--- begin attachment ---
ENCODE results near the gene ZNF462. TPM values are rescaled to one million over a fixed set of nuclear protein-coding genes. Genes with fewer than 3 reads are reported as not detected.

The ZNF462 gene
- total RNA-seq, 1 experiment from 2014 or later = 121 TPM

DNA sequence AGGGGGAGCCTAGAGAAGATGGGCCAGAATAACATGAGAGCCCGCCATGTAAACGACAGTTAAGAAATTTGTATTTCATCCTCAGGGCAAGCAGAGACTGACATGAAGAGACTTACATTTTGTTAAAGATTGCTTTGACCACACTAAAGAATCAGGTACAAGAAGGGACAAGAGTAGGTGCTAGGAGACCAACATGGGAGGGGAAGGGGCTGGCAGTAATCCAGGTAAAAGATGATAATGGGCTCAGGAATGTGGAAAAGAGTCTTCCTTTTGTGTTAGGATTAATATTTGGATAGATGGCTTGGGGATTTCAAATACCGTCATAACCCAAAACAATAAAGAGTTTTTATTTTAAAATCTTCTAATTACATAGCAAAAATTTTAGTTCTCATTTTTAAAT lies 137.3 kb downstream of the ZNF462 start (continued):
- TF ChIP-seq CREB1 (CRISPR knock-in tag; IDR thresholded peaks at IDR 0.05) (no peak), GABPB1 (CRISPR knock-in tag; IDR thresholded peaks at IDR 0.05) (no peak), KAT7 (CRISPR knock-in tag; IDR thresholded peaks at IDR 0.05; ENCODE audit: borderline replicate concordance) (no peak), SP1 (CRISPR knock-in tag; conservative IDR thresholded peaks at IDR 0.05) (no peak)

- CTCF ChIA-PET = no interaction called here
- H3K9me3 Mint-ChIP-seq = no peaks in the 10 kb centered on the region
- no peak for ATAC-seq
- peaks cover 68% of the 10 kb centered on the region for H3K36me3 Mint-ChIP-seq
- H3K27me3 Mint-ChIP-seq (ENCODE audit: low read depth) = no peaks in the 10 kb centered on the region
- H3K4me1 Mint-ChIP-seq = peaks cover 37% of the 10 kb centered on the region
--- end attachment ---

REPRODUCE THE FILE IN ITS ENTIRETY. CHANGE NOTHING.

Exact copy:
ENCODE results near the gene ZNF462. TPM values are rescaled to one million over a fixed set of nuclear protein-coding genes. Genes with fewer than 3 reads are reported as not detected.

The ZNF462 gene
- total RNA-seq, 1 experiment from 2014 or later = 121 TPM

DNA sequence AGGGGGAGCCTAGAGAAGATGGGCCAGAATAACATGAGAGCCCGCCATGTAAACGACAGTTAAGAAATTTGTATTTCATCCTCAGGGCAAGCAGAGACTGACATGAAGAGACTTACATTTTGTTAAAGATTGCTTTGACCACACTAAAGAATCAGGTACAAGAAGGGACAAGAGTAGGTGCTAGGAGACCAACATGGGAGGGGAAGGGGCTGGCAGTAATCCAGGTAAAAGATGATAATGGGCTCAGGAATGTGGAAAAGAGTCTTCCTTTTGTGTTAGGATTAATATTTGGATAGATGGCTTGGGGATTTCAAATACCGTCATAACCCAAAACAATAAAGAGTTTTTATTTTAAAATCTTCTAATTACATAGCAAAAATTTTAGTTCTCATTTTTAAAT lies 137.3 kb downstream of the ZNF462 start (continued):
- TF ChIP-seq CREB1 (CRISPR knock-in tag; IDR thresholded peaks at IDR 0.05) (no peak), GABPB1 (CRISPR knock-in tag; IDR thresholded peaks at IDR 0.05) (no peak), KAT7 (CRISPR knock-in tag; IDR thresholded peaks at IDR 0.05; ENCODE audit: borderline replicate concordance) (no peak), SP1 (CRISPR knock-in tag; conservative IDR thresholded peaks at IDR 0.05) (no peak)

- CTCF ChIA-PET = no interaction called here
- H3K9me3 Mint-ChIP-seq = no peaks in the 10 kb centered on the region
- no peak for ATAC-seq
- peaks cover 68% of the 10 kb centered on the region for H3K36me3 Mint-ChIP-seq
- H3K27me3 Mint-ChIP-seq (ENCODE audit: low read depth) = no peaks in the 10 kb centered on the region
- H3K4me1 Mint-ChIP-seq = peaks cover 37% of the 10 kb centered on the region